Neili (內壢), Taiwan

Urban farming in Neili (內壢), Taiwan.

I visited Neili (內壢), Taiwan for the first time on Tuesday. Neili is one stop on the line, not reached by any of Taiwan's express trains, north of Chungli (中壢). I had to take a local train from Taipei, meaning no assigned seating and that we'd stop at every station along the way. This is my favorite kind of trip, to somewhere obscure - somewhere off the map. Once on the ground, I began to ask people about the demographics, but couldn't get exact figures except that "we're mostly Hakka people". I'm guessing I took in a town of around 50,000.

Usually when I travel Taiwan, I take the High Speed Rail. Moving at 300 km/hr, it's a sanitized ride. We don't get to see the grassroots and grub of Taiwan in the same way we do on a slow train that chugs along, removing big chunks out of the morning. A ride on a local train includes stops at every single one of the Japanese-era stations. The views of shacks and farming along the tracks, in every crack of free space along the way, are magnificent.

I googled Neili when I got back to Taipei and came up with stats for Chungli, which Neili is kind of a satellite of. Chungli has a population of 355,707 (as of 2006). I also came up with this: "Ethnically, it is considered a kind of capital city for the [Hakka] people who live in great numbers here and in surrounding areas. In recent years a large number of foreign workers (mainly from the [Philippines] and [Thailand] ) have also settled in and around the city, making it a center for foreign laborers". This much is true. The place is bustling with a cheery-faced cosmopolitan community. There's a certain energetic street-life thanks to the inhabitants that is missing from other places.

Jiou Chong Flowers at the Hsinchu (新竹) Train Station in Northern Taiwan.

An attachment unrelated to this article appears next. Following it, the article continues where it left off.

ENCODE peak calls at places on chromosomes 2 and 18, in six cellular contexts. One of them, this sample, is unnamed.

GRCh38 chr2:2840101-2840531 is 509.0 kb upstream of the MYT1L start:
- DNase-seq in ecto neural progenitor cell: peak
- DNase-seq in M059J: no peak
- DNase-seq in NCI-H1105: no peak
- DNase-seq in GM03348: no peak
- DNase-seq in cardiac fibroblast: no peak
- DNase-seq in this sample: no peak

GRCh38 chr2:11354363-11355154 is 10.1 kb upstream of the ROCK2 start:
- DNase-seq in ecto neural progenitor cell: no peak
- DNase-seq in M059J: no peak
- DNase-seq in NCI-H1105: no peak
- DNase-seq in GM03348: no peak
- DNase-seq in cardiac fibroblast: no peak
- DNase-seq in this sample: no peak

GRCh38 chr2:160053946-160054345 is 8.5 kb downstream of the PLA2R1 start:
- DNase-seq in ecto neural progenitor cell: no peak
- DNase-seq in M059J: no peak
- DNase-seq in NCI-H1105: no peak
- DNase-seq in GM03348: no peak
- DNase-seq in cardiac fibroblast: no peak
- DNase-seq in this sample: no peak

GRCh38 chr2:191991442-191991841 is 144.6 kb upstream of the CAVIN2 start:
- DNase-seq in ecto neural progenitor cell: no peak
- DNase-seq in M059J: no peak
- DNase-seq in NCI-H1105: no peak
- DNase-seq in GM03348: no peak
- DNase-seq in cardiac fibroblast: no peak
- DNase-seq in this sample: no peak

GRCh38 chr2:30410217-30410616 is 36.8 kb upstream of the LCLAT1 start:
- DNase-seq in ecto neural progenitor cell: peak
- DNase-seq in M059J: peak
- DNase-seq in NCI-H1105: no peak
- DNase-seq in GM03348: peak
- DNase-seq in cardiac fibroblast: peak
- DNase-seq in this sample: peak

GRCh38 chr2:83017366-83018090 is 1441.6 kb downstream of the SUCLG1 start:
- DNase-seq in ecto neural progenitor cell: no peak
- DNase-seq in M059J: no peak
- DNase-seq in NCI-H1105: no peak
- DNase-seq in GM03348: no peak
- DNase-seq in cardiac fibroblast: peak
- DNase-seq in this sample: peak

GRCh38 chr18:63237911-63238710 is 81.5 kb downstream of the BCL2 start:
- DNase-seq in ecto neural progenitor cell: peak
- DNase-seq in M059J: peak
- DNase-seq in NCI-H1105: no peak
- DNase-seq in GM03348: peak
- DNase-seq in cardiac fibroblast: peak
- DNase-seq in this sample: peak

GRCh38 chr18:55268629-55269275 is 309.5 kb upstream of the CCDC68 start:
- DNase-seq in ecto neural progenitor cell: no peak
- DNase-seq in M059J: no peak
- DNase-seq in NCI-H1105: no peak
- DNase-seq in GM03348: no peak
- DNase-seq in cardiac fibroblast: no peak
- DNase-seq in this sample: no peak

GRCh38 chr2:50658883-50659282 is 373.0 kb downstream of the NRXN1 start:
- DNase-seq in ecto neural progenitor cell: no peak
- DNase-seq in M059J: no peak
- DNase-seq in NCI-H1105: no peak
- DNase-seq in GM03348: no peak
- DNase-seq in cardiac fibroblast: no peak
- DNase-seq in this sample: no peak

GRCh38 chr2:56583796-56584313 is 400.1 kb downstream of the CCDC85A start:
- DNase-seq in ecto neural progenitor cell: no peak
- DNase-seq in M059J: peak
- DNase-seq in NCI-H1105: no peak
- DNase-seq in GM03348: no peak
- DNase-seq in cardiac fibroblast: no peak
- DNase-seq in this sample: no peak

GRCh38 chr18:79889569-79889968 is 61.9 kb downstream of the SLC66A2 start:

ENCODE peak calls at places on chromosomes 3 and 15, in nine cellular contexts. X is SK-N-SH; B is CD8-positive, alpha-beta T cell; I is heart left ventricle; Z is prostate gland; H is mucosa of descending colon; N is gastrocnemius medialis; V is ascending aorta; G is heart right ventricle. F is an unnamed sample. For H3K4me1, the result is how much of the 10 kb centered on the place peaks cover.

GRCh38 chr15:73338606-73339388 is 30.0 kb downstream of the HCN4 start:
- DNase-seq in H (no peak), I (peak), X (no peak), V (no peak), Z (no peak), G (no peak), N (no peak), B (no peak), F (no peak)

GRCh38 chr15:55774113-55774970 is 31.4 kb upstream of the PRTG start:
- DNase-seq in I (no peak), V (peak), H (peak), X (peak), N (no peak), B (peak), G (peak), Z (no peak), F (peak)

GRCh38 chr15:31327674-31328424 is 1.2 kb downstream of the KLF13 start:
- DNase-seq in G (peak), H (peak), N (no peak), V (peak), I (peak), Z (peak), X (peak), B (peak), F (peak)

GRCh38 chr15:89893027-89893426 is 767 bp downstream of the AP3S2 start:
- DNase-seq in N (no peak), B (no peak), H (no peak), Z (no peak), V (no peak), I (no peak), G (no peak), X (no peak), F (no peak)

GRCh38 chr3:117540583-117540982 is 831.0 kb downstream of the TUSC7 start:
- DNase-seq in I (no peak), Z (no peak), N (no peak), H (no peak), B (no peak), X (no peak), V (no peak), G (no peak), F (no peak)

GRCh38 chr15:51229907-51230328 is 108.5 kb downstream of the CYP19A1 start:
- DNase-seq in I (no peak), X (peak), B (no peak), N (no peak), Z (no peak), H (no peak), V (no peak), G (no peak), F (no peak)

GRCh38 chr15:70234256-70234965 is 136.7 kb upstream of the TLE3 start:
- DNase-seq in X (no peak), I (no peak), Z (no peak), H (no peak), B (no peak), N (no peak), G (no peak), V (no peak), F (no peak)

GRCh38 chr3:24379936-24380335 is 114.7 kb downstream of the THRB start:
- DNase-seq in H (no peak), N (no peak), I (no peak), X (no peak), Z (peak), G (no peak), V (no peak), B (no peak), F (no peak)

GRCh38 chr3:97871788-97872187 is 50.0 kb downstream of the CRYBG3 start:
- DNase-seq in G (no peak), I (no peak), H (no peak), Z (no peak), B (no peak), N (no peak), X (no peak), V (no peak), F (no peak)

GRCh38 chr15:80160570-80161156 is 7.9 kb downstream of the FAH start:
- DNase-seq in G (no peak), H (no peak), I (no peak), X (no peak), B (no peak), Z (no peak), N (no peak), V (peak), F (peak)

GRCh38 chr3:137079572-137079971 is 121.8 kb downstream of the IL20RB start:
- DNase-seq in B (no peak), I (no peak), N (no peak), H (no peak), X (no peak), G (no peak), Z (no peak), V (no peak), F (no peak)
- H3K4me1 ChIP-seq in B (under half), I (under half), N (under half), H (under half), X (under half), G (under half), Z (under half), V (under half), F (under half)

I bugged several people waiting on the platform in Hsinchu, which I traveled to today, before I could get a name for these flowers. Finally, I found a woman that squinted and then, after walking part-way down the platform to get a closer look, informed me they were jiou chong flowers. I still have no idea how to write this in Chinese or how it translates either, so I grabbed a shot (above) on my cell phone to get help later. "When they bloom, we know winter is here," she said. It ended up that she was sitting next to me on the train back to Taipei, and then on to Keelung. She's a high school social studies' teacher who commutes back and forth on a daily basis. With Taiwan's low birthrate - .91 and second-lowest to Italy in the world - we'll see a lot more of this teacher-chasing-the-student-around scenario here in Taiwan. Thankfully, we've got "foreigners", people "settled in and around the [cities]" now. One in five babies born in Taiwan has a parent born in a different country. 

As write this post, there is a Taiwanese newscast buzzing in my ear. It's about 老外 or "honkies" from France enjoying oyster omelets. I think I'll go watch them being disparaged now.


Anonymous said...

Neili is not a town - it is a district of Jhongli City. The area around the station is a mixture of mostly Hakka and Waishengren. The former were relocated there from the Lungan Juan Cun (眷村). The apartment tower in the photo is part of that housing project.

Anonymous said...

Those flowers = 九重葛